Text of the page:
Click "solve" in the bottom left corner to get your first plan in OMPL. After a plan is found you can choose to have it animated step by step or shown. You can also show states and edges between states to see which states and paths the planner generated.

Also try one or more of the PRM planners, and make sure you visualize the states (nodes) and edges that are generated. Note that not all aspects of nodes are shown -- only x/y positions, not the rotational angle of the hook "robot". One reason why there may not be nodes or edges close to the wall is that in such nodes, the actual robot would extend into a wall!

For the rest of the lab, select at least one more map which you think will capture another aspect of motion planning. For example, it may be a map that still has a few obstacles but has larger open areas than the original one. Then use the following information to select at least one more planner in addition to RRTstar and one of the PRM planners (that is, run a planner that is not an RRT variation and not a PRM variation). Then run all selected planners on your selected problems/maps.

In the report, show which planners you have used. Describe in your own words how PRM planners work in general, according to what we discussed during the lectures (for example, what happens during preprocessing / during actual planning). Also provide a very general description of how RRTStar and the third selected planner works ‐ it's sufficient to provide 2 or 3 sentences about the general underlying ideas. This is partly intended to help you study for the exam.

Also, report your findings when it comes to plan quality (length), the number of generated states and the amount of time used by the planner. Planner statistics can be found in the log window, started via Tools->Log window or CTRL+1. It is important that you add screenshots (with states and edges selected and without animations) to the report so that the lab assistant can follow your reasoning. Note that random planners will generate different plans each time so remember to screenshot before you move on. Finally, save the final paths generated for each planner (your home folder is accessible from OMPL.app even when it runs inside a container) and calculate the distance moved and the total rotation done by running the distance calculator python script on the path file.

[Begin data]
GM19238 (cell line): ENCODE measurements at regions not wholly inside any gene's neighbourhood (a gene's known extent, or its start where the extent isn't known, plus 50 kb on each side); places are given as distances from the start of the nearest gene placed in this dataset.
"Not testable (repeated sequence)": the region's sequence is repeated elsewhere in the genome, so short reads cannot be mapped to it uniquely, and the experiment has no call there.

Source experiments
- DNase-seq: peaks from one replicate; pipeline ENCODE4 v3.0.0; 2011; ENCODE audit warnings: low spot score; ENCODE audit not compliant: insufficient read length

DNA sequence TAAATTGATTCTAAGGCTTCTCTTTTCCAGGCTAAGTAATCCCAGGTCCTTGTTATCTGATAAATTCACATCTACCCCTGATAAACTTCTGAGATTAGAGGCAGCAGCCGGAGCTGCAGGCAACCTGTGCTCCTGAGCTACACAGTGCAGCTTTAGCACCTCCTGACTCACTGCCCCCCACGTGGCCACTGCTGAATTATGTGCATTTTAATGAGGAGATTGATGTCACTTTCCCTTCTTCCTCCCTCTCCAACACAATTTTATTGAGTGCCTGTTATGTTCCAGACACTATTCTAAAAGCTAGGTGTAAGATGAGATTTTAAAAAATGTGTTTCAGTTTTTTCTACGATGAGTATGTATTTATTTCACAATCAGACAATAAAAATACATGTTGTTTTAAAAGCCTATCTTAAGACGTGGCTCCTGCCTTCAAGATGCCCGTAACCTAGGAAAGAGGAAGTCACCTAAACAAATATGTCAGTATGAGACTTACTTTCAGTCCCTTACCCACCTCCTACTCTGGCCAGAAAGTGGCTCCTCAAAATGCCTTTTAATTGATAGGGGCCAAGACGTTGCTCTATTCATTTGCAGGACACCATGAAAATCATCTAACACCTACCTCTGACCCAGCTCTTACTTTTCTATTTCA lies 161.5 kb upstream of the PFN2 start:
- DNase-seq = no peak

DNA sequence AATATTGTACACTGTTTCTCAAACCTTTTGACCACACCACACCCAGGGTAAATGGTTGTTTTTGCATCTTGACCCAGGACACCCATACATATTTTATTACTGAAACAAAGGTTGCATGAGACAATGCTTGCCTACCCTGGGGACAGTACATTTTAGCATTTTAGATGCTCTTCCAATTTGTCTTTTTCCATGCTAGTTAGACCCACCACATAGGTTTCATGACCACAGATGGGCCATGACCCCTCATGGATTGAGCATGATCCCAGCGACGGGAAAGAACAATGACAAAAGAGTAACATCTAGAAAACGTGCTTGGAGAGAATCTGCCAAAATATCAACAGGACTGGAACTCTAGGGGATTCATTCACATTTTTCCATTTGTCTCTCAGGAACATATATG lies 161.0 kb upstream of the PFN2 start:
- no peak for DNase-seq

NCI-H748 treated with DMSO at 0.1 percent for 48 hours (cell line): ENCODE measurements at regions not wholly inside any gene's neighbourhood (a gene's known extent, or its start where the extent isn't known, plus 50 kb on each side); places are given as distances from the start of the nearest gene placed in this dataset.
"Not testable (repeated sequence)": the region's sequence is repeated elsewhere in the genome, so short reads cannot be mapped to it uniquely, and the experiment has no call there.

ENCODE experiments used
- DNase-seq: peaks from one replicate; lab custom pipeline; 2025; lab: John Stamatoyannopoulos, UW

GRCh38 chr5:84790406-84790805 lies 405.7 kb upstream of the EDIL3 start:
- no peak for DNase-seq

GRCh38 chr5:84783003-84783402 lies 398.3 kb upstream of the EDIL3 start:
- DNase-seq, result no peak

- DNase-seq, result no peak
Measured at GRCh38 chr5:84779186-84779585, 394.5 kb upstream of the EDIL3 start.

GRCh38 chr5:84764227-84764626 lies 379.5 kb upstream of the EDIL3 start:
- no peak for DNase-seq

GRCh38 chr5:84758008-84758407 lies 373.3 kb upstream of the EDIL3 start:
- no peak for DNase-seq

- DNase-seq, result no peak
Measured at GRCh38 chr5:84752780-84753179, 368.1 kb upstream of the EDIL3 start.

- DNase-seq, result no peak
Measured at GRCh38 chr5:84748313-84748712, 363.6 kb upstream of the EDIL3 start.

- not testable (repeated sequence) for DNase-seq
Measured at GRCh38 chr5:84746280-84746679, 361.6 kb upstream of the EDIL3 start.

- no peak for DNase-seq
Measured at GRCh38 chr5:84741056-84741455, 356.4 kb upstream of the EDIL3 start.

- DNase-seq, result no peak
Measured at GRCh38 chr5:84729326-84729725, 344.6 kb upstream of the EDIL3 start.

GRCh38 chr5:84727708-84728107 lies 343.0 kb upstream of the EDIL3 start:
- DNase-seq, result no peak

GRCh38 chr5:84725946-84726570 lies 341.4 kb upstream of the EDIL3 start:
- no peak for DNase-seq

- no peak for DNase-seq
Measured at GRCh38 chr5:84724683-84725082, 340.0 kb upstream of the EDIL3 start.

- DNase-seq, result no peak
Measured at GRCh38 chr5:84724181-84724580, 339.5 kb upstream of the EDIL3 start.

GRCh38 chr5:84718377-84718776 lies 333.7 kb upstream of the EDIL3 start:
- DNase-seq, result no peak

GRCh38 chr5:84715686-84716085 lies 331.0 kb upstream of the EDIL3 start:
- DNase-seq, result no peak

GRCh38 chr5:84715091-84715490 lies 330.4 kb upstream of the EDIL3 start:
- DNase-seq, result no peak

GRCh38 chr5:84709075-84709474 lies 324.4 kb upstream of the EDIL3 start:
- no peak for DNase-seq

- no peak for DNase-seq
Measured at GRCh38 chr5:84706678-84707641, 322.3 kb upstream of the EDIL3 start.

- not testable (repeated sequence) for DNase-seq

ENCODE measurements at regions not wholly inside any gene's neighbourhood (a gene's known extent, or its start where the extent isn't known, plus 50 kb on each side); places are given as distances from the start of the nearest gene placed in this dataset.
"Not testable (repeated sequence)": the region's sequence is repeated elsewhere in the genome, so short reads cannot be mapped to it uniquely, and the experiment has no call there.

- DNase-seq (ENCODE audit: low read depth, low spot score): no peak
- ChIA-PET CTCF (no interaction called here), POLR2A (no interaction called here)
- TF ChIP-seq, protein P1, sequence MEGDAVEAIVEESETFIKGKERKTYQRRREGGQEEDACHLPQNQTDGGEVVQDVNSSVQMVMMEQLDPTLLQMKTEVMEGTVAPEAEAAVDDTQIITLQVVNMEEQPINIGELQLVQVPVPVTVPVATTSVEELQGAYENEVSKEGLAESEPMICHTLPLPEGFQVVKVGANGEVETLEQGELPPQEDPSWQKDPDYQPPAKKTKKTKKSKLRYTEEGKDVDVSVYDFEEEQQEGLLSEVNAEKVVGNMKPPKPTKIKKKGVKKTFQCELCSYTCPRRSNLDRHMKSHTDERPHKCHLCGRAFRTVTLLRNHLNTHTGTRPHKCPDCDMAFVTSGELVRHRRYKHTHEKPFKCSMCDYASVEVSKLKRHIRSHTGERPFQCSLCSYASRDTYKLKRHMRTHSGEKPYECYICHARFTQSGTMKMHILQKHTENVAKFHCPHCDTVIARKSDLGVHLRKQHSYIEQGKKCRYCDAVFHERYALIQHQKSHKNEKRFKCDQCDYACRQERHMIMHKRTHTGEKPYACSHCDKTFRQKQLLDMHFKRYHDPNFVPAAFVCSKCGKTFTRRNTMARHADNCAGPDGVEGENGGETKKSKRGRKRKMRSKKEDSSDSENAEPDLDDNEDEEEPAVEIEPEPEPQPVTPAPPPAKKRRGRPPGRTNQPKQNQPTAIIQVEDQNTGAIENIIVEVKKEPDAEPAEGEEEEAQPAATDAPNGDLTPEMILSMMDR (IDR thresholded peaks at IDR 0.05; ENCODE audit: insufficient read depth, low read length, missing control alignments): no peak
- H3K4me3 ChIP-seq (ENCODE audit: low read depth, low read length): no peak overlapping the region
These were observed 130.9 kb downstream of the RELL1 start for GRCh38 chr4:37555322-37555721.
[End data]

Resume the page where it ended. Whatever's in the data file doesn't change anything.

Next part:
If the planner takes considerably longer time than allowed by the time limit it may have crashed. Therefore, it is always a good idea to check the output in the log window.

Note: With two maps and three planners you will have at least 6 results to dicsuss in the report.

Finishing and handing in the results

Hand in your results:

  • Make sure everything is checked in and pushed to the Gitlab project you were assigned: All files, problem files and problem generators you have created or modified, clearly named, as well as the report as a simple text file or as a PDF or Markdown document.
  • Then add a submission in the hand-in issue tracker. There is no need to generate zip files; simply provide a link to your repo.

Your assistant may ask you questions or ask for a Zoom meeting in case additional information is required.

Page responsible: Jonas Kvarnstr�m
Last updated: 2022-05-17